Today the term “Digital Curation” is commonly used to identify the activities surrounding maintaining digital information resources over time. These activities take place within a context of stewardship that makes appraisal decisions based on judgments about the value of information resources over time. Data curators or modern archivists, like their analog predecessors, continually review the collections in their care and make decisions about what to do with them in terms of access, description, reformatting, disposition and the like.

The Digital Curation Centre’s Lifecycle Model illustrates the cyclical concepts and activities involved in digital curation.

According to the DCC, data archiving (or digital curation) both preserves and adds value to data. For example:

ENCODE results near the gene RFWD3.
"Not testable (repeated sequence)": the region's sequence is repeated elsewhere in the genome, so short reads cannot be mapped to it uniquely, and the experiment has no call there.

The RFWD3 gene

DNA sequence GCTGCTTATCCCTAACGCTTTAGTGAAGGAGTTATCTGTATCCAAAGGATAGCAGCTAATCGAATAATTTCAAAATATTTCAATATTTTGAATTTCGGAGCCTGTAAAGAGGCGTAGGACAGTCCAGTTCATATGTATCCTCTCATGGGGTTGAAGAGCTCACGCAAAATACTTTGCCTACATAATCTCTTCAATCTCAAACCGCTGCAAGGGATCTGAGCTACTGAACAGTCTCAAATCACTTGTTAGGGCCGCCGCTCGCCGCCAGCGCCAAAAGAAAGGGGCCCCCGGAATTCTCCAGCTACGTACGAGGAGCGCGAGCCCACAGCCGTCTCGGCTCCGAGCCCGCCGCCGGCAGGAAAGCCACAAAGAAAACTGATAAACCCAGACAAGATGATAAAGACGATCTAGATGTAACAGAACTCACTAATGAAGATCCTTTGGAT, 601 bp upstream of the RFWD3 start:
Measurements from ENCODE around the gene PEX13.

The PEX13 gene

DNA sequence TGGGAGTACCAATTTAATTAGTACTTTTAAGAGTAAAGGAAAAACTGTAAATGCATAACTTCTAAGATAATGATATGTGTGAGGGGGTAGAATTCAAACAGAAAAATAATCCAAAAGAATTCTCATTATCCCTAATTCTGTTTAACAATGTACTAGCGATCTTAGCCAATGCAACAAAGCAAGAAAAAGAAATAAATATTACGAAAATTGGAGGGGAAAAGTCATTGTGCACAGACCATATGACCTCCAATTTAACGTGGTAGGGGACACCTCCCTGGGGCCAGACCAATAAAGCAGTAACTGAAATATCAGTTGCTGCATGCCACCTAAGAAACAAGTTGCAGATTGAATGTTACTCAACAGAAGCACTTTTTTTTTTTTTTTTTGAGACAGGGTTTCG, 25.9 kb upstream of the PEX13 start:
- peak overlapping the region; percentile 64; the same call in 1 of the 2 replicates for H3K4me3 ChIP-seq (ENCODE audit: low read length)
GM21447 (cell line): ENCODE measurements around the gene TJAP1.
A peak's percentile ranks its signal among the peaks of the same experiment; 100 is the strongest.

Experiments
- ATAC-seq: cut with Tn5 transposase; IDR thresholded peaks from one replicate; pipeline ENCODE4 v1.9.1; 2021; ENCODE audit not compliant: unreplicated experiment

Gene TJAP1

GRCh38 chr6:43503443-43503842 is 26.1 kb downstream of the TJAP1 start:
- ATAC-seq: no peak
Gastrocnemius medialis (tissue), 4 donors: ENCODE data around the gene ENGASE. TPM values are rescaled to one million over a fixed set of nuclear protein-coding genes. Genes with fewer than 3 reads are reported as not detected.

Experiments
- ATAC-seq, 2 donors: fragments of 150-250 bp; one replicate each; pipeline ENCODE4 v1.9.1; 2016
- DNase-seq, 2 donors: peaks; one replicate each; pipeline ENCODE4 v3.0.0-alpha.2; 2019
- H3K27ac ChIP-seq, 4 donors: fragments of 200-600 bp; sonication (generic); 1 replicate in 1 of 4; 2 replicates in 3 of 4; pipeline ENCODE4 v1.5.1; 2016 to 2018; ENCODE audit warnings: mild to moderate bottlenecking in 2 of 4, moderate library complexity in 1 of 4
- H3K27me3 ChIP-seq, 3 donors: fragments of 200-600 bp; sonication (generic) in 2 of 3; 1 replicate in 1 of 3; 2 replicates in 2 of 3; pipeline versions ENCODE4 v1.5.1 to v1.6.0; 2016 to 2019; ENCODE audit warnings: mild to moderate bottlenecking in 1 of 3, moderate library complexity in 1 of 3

• Selection decisions affect which data are kept in the long term, and therefore which data are accessible to users
  • Ingest and preservation action can lead to the addition of administrative metadata which describes the curation chain
  • Data can be transformed into new formats
  • Data are placed in a wider context in terms of their long-term management through, for example, the addition of annotations or developing relationships with other datasets

(See more at:

While backup strategies are important to insure the preservation of the bitstreams and can insure some or all of the five facets of integrity, digital curation adds value and makes the preserved data useable and useful beyond their original purposes. Data backup can insure recovery of digital information resources in forms and structures consistent with their original creation, digital curation supports preservation and reuse of digital information resources for future uses. Backup, disaster recovery, and digital curation are mutually supporting activities and are essential activities in a well-run digital repository


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Used Posts